For us, understanding the philosophical through-line from Nietzsche via Hitler to the American neocons of the Iraq era and the alt-right of today is critical. Nietzsche is the all-purpose philosopher of reactionary politics. He says to the middle-class mind, dissatisfied with managerial conformity, that there is a higher form of rebellion than the one proposed by socialists, feminists, and other progressives: an individualist rebellion against morality, in favor of oneself.
He tells the elite that elites are necessary, and he is brutally honest that this demands a form of social apartheid in which most people perform “forced labor.” He decries state intervention, just as the modern right does, and advocates “as little state power as possible.” He is appalled, of course, at the possibility of working people using taxation to redistribute wealth. Nietszche, instead, idolizes the “criminal type”: all the gangster lacks to be a superhero, he says, is “the jungle, a certain freer and more dangerous form of nature,” in which he can demonstrate that “all great men were criminals and that crime belongs to greatness.”
Nietzsche greeted the rise of European imperialism with the words: “A daring master race is being formed upon the broad basis of an extremely intelligent herd of the masses.” What that master race needed was freedom from social norms and religious morals, so that they could become “the kind of exuberant monsters that might quit a horrible scene of murder, arson, rape and torture with the high humor and equanimity appropriate to a student prank.”
Any reading of what Nietzsche actually said, in the context of the rise of the German labor movement and the birth of German imperial ambition, should leave any humanist, democrat, or supporter of human rights reeling in disgust. But he did not repel Arendt.
The Scottish philosopher Alasdair MacIntyre once wrote that there is something logical in the repeated rediscovery of Nietzsche and his superman theory. Whenever the capitalist order comes under stress and the rule of the elite is challenged, the ordinary morality that rich people profess is called into question. Repression, deviousness, lies, and even murder become the order of the day. At these critical moments, the ordinary, boring bureaucrats discover that their norms and morals were just a jumble of old rules without any logical underpinning. Because of this, wrote MacIntyre, “it is possible to predict with confidence that in the apparently quite unlikely contexts of bureaucratically managed modern societies there will periodically emerge social movements informed by just that kind of prophetic irrationalism of which Nietzsche’s thought is the ancestor.”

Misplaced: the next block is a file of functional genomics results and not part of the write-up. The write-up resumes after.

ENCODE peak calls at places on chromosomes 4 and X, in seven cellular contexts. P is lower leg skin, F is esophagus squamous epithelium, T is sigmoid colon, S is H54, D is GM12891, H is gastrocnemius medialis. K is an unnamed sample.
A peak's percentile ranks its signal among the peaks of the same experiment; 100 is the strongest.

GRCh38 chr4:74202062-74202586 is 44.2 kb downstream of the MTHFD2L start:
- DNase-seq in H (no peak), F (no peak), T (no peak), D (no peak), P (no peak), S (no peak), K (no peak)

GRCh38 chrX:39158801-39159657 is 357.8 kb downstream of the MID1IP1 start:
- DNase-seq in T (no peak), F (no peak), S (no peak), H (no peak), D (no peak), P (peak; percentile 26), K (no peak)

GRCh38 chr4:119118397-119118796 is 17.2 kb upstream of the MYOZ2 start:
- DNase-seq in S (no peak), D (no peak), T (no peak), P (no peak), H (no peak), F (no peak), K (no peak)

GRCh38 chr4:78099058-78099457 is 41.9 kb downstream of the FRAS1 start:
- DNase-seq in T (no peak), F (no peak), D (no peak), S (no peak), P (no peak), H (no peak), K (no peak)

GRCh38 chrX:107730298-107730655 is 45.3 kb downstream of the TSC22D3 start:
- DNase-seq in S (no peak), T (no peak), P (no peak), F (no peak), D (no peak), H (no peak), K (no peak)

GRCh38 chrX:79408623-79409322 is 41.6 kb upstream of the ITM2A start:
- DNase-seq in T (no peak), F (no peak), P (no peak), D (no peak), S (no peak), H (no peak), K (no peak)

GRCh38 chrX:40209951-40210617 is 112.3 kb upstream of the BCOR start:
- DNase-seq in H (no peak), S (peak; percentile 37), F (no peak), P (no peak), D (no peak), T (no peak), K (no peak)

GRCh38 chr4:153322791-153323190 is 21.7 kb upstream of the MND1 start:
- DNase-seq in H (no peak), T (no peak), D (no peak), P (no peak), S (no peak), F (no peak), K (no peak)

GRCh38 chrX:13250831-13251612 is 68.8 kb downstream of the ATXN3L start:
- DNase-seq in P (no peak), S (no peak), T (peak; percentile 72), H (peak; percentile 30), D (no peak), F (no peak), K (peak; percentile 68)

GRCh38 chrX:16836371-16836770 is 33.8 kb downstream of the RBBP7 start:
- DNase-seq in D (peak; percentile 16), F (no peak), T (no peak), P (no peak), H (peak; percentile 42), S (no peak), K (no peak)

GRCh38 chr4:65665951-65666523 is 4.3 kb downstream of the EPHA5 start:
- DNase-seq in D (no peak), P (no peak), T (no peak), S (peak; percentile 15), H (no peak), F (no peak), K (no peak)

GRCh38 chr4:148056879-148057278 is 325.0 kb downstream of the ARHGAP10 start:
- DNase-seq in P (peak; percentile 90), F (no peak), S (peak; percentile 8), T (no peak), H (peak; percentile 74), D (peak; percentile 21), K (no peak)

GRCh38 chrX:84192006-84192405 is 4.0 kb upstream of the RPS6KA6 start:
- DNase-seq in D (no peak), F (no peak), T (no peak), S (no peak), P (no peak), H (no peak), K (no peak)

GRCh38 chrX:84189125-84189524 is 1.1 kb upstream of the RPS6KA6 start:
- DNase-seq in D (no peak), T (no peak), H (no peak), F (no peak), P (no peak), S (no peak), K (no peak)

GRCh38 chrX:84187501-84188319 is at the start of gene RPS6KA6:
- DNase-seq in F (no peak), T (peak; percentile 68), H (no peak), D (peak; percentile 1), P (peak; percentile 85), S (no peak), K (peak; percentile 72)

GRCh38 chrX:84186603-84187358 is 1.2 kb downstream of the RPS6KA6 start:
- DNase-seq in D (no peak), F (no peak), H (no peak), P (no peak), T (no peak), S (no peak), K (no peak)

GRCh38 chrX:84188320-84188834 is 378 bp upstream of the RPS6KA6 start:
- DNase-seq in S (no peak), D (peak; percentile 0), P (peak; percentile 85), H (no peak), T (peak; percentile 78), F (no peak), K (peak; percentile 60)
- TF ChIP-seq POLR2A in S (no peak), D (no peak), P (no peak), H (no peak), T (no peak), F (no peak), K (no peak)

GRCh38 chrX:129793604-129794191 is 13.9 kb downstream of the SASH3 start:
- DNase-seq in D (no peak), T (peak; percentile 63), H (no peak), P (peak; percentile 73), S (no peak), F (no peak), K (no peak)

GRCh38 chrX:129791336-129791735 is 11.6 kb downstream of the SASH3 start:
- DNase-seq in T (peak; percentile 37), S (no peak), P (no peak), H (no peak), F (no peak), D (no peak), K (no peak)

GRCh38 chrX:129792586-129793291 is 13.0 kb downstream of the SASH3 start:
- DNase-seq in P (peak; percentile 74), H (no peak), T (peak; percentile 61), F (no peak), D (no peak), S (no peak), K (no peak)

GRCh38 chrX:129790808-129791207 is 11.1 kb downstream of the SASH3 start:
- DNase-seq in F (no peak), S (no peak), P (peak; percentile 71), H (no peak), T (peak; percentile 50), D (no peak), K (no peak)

That is exactly what we are living through now, and Arendt’s thought cannot explain it—because she refused to understand fascism as the elite’s response to the possibility of working-class power, or to understand the essential role of irrationalism in all such reactionary movements, and because hers was a philosophy based on American exceptionalist assumptions of immunity to totalitarian impulses.This is sadly disproved.
Arendt’s optimism about postwar America stemmed from her belief that people can learn to take self-liberating actions, learn to distinguish good from bad, and the ugly from the beautiful. But if you share her optimism—and I do—then you are now up against a very dangerous opposing force.
In this context, the rediscovery of Hannah Arendt and the humanism of the 1950s is not enough.
We need a humanism that can resist the re-establishment of biological hierarchies and root instead the universality of human rights on *more solid foundations than the ones currently under attack.
This project will need to survive contact with the new challenge of thinking machines and the new ideology of machine control known as post-humanism.
tech as it could be..
Thinking, no doubt, plays an enormous role in every scientific enterprise, but it is the role of a means to an end; the end is determined by a decision about what is worthwhile knowing, and this decision cannot be scientific.